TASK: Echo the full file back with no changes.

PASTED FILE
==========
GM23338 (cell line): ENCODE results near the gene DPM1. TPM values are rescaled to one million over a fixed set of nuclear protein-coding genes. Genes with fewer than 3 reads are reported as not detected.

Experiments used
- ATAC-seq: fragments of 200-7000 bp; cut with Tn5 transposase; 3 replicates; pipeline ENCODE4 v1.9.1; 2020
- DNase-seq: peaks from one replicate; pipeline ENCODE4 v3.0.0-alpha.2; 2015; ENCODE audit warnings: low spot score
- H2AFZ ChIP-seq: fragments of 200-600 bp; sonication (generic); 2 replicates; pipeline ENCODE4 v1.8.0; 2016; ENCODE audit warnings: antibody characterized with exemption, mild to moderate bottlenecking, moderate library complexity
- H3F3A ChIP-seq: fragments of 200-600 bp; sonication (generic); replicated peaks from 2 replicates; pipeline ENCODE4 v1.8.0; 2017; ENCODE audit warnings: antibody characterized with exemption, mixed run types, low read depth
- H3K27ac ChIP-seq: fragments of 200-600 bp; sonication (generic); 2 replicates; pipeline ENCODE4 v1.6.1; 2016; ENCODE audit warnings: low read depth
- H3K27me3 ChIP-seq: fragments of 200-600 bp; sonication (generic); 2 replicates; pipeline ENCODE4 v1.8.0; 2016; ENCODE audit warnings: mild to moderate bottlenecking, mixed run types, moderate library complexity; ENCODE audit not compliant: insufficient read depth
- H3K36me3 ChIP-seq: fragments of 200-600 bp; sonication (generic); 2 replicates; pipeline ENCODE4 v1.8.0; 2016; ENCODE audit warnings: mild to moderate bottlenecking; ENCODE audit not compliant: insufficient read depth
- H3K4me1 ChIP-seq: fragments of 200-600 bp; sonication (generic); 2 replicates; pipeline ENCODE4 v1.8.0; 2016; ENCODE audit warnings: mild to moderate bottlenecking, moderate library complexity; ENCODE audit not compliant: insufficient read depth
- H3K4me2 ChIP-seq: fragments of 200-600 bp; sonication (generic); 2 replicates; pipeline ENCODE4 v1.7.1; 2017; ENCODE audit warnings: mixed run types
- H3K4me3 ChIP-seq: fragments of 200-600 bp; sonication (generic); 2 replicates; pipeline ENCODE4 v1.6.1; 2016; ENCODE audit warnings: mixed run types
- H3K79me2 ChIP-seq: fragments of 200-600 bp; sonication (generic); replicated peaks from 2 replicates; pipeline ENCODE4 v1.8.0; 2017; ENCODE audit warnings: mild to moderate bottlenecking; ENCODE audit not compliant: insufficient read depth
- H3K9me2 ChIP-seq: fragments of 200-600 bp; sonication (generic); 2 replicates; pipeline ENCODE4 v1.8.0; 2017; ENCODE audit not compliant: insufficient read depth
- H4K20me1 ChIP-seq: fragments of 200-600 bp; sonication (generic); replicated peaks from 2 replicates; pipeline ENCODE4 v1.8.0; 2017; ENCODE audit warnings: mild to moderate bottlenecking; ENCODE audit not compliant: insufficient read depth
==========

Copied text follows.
GM23338 (cell line): ENCODE results near the gene DPM1. TPM values are rescaled to one million over a fixed set of nuclear protein-coding genes. Genes with fewer than 3 reads are reported as not detected.

Experiments used
- ATAC-seq: fragments of 200-7000 bp; cut with Tn5 transposase; 3 replicates; pipeline ENCODE4 v1.9.1; 2020
- DNase-seq: peaks from one replicate; pipeline ENCODE4 v3.0.0-alpha.2; 2015; ENCODE audit warnings: low spot score
- H2AFZ ChIP-seq: fragments of 200-600 bp; sonication (generic); 2 replicates; pipeline ENCODE4 v1.8.0; 2016; ENCODE audit warnings: antibody characterized with exemption, mild to moderate bottlenecking, moderate library complexity
- H3F3A ChIP-seq: fragments of 200-600 bp; sonication (generic); replicated peaks from 2 replicates; pipeline ENCODE4 v1.8.0; 2017; ENCODE audit warnings: antibody characterized with exemption, mixed run types, low read depth
- H3K27ac ChIP-seq: fragments of 200-600 bp; sonication (generic); 2 replicates; pipeline ENCODE4 v1.6.1; 2016; ENCODE audit warnings: low read depth
- H3K27me3 ChIP-seq: fragments of 200-600 bp; sonication (generic); 2 replicates; pipeline ENCODE4 v1.8.0; 2016; ENCODE audit warnings: mild to moderate bottlenecking, mixed run types, moderate library complexity; ENCODE audit not compliant: insufficient read depth
- H3K36me3 ChIP-seq: fragments of 200-600 bp; sonication (generic); 2 replicates; pipeline ENCODE4 v1.8.0; 2016; ENCODE audit warnings: mild to moderate bottlenecking; ENCODE audit not compliant: insufficient read depth
- H3K4me1 ChIP-seq: fragments of 200-600 bp; sonication (generic); 2 replicates; pipeline ENCODE4 v1.8.0; 2016; ENCODE audit warnings: mild to moderate bottlenecking, moderate library complexity; ENCODE audit not compliant: insufficient read depth
- H3K4me2 ChIP-seq: fragments of 200-600 bp; sonication (generic); 2 replicates; pipeline ENCODE4 v1.7.1; 2017; ENCODE audit warnings: mixed run types
- H3K4me3 ChIP-seq: fragments of 200-600 bp; sonication (generic); 2 replicates; pipeline ENCODE4 v1.6.1; 2016; ENCODE audit warnings: mixed run types
- H3K79me2 ChIP-seq: fragments of 200-600 bp; sonication (generic); replicated peaks from 2 replicates; pipeline ENCODE4 v1.8.0; 2017; ENCODE audit warnings: mild to moderate bottlenecking; ENCODE audit not compliant: insufficient read depth
- H3K9me2 ChIP-seq: fragments of 200-600 bp; sonication (generic); 2 replicates; pipeline ENCODE4 v1.8.0; 2017; ENCODE audit not compliant: insufficient read depth
- H4K20me1 ChIP-seq: fragments of 200-600 bp; sonication (generic); replicated peaks from 2 replicates; pipeline ENCODE4 v1.8.0; 2017; ENCODE audit warnings: mild to moderate bottlenecking; ENCODE audit not compliant: insufficient read depth